Another year, another Detroit Auto Show.
The public won't pass through the doors of Cobo Hall until Friday, but the world's media have largely departed after two days' worth of press previews.
It felt like a somewhat flat show, despite rah-rah coverage in the local press, and it really had only three important global debuts.
2015 Ford F-150 live photos, 2014 Detroit Auto Show
Big pickup, but lighter
The first was the 2015 Ford F-150 full-size pickup truck, the next generation of the highest-selling vehicle in the United States.
The new big Ford pickup is big and brash, as always, but its cab and bed are built of aluminum alloy, reducing its weight by roughly 700 pounds.
When it goes into production later this year, the Ford truck will likely add 600,000 aluminum-bodied vehicles a year to the world's roads--tripling or quadrupling the total annual production of aluminum vehicles at one fell swoop.
Right now, those aluminum cars are limited to large luxury vehicles: the Audi A8, Jaguar XJ, Range Rover and Range Rover Sport, and Tesla Model S.
Adding a full-size pickup to that list, one that currently carries a base price around $25,000, is a huge gamble for Ford--but shows how the company expects to meet increasingly stringent corporate average fuel economy (CAFE) rules from now through 2025.
2015 Mercedes-Benz C-Class live photos, 2014 Detroit Auto Show preview
Luxury bracket creep
The second important global debut was the latest generation of the Mercedes-Benz C-Class. It's moving up into mid-size sedan territory--meaning the E-Class above it is edging toward full-size, and the top-of-the-line S-Class is even larger.
There will be more four-cylinder engines, likely a hybrid version, and even a plug-in hybrid down the road for the C-Class. But it's no longer the smallest car in the Mercedes lineup, that slot now being occupied by the front-wheel-drive compact CLA-Class lineup.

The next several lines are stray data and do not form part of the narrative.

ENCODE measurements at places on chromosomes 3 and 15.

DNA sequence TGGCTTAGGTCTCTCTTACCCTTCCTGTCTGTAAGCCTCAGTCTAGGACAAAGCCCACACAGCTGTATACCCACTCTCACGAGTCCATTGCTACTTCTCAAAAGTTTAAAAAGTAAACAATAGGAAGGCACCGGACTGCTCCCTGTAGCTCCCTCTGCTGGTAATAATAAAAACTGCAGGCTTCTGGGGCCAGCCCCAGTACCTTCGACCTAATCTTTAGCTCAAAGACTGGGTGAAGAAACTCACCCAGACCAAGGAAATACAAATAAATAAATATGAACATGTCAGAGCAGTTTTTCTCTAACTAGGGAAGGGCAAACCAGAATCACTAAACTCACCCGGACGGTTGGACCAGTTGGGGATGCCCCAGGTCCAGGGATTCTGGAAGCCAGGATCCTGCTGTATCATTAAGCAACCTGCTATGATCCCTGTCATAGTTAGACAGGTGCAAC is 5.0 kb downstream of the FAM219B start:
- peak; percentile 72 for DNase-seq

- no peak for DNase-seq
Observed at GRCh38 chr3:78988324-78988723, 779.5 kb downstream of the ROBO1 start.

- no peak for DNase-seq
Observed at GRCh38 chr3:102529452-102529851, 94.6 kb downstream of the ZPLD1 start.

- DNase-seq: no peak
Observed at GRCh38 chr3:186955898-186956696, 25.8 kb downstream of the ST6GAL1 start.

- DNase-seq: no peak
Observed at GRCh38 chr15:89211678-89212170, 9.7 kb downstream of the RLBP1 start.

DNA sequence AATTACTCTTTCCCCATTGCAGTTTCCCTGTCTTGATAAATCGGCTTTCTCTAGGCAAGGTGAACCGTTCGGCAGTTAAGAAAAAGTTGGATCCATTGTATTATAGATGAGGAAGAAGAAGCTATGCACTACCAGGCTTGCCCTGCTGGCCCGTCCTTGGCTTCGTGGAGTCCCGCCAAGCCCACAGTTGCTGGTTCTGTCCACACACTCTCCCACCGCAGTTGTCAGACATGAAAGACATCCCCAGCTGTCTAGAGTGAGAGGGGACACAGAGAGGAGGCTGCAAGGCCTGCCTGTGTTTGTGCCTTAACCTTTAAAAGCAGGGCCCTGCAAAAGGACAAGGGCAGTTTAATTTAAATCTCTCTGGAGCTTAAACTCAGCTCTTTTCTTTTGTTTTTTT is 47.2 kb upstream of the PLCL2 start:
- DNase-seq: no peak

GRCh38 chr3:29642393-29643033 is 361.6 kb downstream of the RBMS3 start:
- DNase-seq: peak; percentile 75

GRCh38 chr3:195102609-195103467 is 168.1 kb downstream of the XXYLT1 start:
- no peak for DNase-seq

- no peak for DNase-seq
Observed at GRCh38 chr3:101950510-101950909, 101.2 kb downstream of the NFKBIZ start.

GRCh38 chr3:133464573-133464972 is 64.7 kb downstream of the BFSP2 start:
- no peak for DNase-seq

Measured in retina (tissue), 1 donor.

The C-Class follows the latest Mercedes styling idioms, and will no doubt do fine--but it remains relatively evolutionary, compared to the CLA.
Mass-market mid-size sedan
Finally, there was the Chrysler 200, the all-new mid-size sedan that the Chrysler-Fiat combine desperately hopes will let it play in the high-volume but brutally competitive North American market for mid-size sedans.
The new 200 looks good, with a particularly elegant and sophisticated rear end, and it's built on an adapted platform from its Fiat parent that will give it the economies of scale Chrysler never enjoyed in years past.
Whether it succeeds in the market or not is anyone's guess; certainly the Dodge Dart that preceded it has been a sales disappointment on many levels.
2015 Honda Fit launch at 2014 Detroit Auto Show
Honda pitches a Fit
Aside from those two cars, the U.S. launch of the 2015 Honda Fit subcompact--now being built in Mexico--was the only real green-car news of significance.
There were any number of "concept cars" that were thinly disguised production models.
A smaller number of design studies and genuine concepts appeared as well, but none of them were specifically green.
And in the end, that was the message of this year's Detroit Auto Show: While it wasn't particularly "green," every production vehicle that appeared was more fuel-efficient than its predecessor.
No more green cars?
These days, there may be "green cars" (think Toyota Prius or Nissan Leaf), or cool cars that happen to be green (Tesla Model S), but every car is greener than it used to be.
That's not because the global auto industry has had an attack of conscience; it's because increasingly tight regulations on carbon emissions (Europe, Asia) and fuel efficiency (North America, China) are forcing it.
In the end, we suspect many or most of the world's car buyers don't want a "green' car.
Instead, they want a new vehicle that meets their needs, that they can afford, and that uses as little fuel as possible. And that's what Detroit offered.
Which is, more or less, good news.
For all the news from media days at the show, see our Detroit Auto Show news page.
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